The principles of graphic design control the relationships between design elements and organize overall composition. The very best graphic design uses these principles to communicate its message effectively, making that message more impactful yet comfortable for viewers. Here’s a look at the six principles of graphic design and an exploration of what makes them important.
Balance refers to the equal distribution of visual weight in a design. Every design element has visual weight that is determined by its darkness or lightness, size, and line thickness. The three basic types of balance are symmetrical, asymmetrical, and radial balance.Symmetrical or formal balance occurs when design elements are evenly placed to the left and right or top and bottom of the central axes. Asymmetrical or informal balance occurs when design elements with unequal weight are unevenly distributed on the page; the elements add more visual interest and a sense of movement while retaining a feeling of balance. Radial balance is a sort of symmetrical balance in which all design elements radiate outward from one central point.Design elements can establish balance. Colors have weight in that black or navy blue—darker colors—are heavier than pastels like pink or baby blue. Thicker lines and fonts have more weight than finer lines and fonts. Larger design elements tend to have more weight. Just as you might balance a seesaw by placing a larger weight closer to the fulcrum on one side and a smaller weight towards the end on the other side, to achieve balance in graphic design you would pay attention to the weight distribution of your design elements.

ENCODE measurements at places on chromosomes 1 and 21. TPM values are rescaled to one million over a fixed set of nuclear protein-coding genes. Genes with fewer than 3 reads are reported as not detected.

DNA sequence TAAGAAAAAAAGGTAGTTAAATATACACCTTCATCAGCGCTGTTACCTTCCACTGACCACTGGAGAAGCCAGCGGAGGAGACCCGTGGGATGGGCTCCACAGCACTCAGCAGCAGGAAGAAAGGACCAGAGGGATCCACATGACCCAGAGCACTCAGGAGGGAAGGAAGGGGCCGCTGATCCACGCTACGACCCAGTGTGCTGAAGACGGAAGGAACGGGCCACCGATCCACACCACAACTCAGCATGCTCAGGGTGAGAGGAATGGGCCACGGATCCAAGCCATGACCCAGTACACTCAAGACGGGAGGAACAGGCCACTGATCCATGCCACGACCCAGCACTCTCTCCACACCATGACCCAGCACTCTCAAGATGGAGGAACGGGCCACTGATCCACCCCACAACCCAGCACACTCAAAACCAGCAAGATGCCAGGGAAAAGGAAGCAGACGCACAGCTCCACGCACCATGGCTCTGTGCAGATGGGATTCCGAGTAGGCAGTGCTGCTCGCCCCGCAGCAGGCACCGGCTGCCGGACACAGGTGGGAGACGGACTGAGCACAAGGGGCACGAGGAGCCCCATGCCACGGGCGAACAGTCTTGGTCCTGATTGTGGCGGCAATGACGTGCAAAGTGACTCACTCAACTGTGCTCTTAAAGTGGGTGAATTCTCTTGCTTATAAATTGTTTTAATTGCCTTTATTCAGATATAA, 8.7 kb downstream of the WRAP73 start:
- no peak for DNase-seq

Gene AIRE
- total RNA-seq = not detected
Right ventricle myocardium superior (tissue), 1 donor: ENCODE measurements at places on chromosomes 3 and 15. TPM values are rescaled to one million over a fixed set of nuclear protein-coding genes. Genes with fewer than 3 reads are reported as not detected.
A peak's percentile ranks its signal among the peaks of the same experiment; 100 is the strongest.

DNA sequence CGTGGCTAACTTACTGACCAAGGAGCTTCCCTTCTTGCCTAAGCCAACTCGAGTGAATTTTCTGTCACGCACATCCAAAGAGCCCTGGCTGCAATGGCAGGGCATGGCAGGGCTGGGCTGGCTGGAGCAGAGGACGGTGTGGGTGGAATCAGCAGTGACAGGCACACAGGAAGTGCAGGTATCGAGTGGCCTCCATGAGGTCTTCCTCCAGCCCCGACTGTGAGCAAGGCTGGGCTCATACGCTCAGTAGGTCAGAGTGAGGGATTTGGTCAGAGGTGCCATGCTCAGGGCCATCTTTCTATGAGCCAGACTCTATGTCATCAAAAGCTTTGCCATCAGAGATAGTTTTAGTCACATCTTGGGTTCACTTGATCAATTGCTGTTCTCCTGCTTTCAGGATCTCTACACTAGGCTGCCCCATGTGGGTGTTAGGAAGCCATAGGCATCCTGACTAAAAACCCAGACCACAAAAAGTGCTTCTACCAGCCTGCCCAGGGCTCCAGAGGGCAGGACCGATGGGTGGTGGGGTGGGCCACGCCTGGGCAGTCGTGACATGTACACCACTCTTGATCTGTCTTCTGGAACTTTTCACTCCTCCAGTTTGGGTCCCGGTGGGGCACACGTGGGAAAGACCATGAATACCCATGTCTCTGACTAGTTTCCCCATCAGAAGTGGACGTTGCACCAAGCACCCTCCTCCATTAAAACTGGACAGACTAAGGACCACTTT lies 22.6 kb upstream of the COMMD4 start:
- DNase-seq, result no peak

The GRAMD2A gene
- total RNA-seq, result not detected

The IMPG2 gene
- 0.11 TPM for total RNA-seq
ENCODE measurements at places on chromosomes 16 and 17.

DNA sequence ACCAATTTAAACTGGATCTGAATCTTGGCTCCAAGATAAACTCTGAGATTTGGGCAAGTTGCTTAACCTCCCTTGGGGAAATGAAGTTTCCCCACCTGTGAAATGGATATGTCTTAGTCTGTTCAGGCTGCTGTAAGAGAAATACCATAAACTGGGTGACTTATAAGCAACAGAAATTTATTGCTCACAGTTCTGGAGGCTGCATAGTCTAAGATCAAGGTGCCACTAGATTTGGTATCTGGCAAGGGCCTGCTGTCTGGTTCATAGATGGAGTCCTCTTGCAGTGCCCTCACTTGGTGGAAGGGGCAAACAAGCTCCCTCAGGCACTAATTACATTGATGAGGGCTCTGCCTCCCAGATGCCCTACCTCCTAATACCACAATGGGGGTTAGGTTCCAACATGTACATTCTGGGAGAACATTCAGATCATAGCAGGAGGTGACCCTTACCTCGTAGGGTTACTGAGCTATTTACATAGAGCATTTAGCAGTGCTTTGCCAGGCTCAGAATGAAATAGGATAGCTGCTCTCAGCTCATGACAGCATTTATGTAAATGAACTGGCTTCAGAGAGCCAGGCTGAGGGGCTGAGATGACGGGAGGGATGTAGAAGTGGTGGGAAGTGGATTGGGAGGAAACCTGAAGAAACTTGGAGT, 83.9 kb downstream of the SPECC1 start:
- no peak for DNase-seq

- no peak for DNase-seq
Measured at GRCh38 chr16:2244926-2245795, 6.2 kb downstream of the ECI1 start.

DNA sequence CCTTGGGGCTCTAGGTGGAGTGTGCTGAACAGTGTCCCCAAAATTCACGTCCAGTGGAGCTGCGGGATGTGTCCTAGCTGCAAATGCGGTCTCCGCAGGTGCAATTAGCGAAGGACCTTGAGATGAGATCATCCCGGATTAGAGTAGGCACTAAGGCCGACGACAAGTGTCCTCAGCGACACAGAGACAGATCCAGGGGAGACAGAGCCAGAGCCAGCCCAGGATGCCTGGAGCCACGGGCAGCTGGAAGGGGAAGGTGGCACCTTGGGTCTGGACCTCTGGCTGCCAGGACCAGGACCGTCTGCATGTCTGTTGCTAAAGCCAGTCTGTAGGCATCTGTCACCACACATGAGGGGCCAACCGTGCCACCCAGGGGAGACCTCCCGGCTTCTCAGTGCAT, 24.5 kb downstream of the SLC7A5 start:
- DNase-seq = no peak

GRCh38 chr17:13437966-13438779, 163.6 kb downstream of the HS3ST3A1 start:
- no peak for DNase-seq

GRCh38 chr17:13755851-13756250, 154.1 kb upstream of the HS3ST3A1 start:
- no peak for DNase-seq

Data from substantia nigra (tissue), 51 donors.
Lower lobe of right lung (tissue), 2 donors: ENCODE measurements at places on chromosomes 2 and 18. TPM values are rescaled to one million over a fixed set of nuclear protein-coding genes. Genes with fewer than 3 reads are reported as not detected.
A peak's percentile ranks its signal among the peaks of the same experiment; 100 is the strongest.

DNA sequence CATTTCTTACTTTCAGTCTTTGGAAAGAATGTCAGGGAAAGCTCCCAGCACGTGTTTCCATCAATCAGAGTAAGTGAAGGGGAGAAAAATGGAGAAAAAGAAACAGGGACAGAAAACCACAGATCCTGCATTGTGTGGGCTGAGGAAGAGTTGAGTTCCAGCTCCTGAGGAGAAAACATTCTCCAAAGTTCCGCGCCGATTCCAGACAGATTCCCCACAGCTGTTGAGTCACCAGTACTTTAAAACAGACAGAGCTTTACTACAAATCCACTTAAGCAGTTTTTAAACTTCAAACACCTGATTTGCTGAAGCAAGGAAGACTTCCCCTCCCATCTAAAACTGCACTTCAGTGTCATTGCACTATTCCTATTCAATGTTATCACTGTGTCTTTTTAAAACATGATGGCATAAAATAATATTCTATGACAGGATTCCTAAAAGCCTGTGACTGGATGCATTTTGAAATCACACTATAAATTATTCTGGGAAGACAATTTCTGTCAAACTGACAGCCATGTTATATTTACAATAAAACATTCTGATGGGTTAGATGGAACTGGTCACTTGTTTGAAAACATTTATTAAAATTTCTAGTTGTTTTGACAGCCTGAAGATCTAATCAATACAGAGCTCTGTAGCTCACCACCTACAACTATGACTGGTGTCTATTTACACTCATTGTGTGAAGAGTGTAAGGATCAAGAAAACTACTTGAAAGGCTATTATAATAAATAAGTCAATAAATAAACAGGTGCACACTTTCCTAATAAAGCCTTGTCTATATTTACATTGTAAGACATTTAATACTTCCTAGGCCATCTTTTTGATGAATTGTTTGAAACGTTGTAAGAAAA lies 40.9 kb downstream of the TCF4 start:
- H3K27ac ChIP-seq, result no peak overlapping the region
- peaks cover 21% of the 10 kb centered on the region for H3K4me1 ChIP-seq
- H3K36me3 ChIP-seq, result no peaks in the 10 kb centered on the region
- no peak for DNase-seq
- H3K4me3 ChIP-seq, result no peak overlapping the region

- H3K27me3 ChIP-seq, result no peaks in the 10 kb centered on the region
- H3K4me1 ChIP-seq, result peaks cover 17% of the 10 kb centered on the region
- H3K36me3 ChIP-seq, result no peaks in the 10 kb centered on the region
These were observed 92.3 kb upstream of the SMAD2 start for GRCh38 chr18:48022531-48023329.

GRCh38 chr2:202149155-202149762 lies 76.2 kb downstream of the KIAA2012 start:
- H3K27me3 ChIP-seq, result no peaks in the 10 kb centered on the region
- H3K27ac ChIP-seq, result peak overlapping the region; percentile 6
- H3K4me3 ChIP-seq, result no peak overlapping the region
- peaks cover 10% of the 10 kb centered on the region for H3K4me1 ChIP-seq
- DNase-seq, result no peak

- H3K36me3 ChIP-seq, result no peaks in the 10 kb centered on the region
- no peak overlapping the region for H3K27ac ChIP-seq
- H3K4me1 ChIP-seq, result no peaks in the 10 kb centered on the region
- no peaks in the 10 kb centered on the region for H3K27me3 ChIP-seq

The more proximal design elements are, the stronger the suggested connection between them. Therefore, simply by grouping elements together they appear more organized, and are therefore more likely to be seen and remembered. Proximity means more than simple physical closeness; it also indicates a visual connection.
Alignment as a principle means that no design element should be arbitrarily placed; every piece of the design should have a visual connection to something on the page to organize and unify the page and the overall concept. The alignment principle also suggests that elements should be kept in line horizontally, vertically, and across all linear planes. Finally, elements should be consistently aligned on the page.
The Repetition principle says there should be some repetitive element such as a color, a font, a spatial relationship, a certain bullet, a thick line, or something else, that appears throughout the design. This repetition makes the element into a consistent theme and helps to further unify the design, strengthen the branding, and tie the whole thing together. The trick is to repeat the element enough to create unity and visual interest but not so much that it becomes monotonous. This principle is also called rhythm.
Contrast is the best way to add visual interest and organize your page. Add contrast with careful choices of colors, line thicknesses, spacing, sizes, shapes, typeface, and other design elements. Bold contrasts work best because they are more interesting and less likely to seem dull or underdeveloped.
White space is the absence of graphics and text that breaks up the design elements on the page and gives the viewer a visual break. White or negative space—whatever color it is, since it just means blank space—can make a page less confusing, and render a design less cramped and cleaner looking. It can also clarify text elements, suggest elegance, eliminate clutter, and add emphasis.
To achieve the best designs possible, remember and apply these six principles pf graphic design to all of your work. The more you refine your ability to apply them, the more skilled you’ll become with them. Furthermore, consider these six principles one by one the next time you’re working on a design that just doesn’t seem to be coming together. If you tweak your design carefully based on each of the six principles of graphic design, you’re likely to find where your design is falling short.
6 Principles of Graphic Design was last modified: November 14th, 2016 by Natasha Englehardt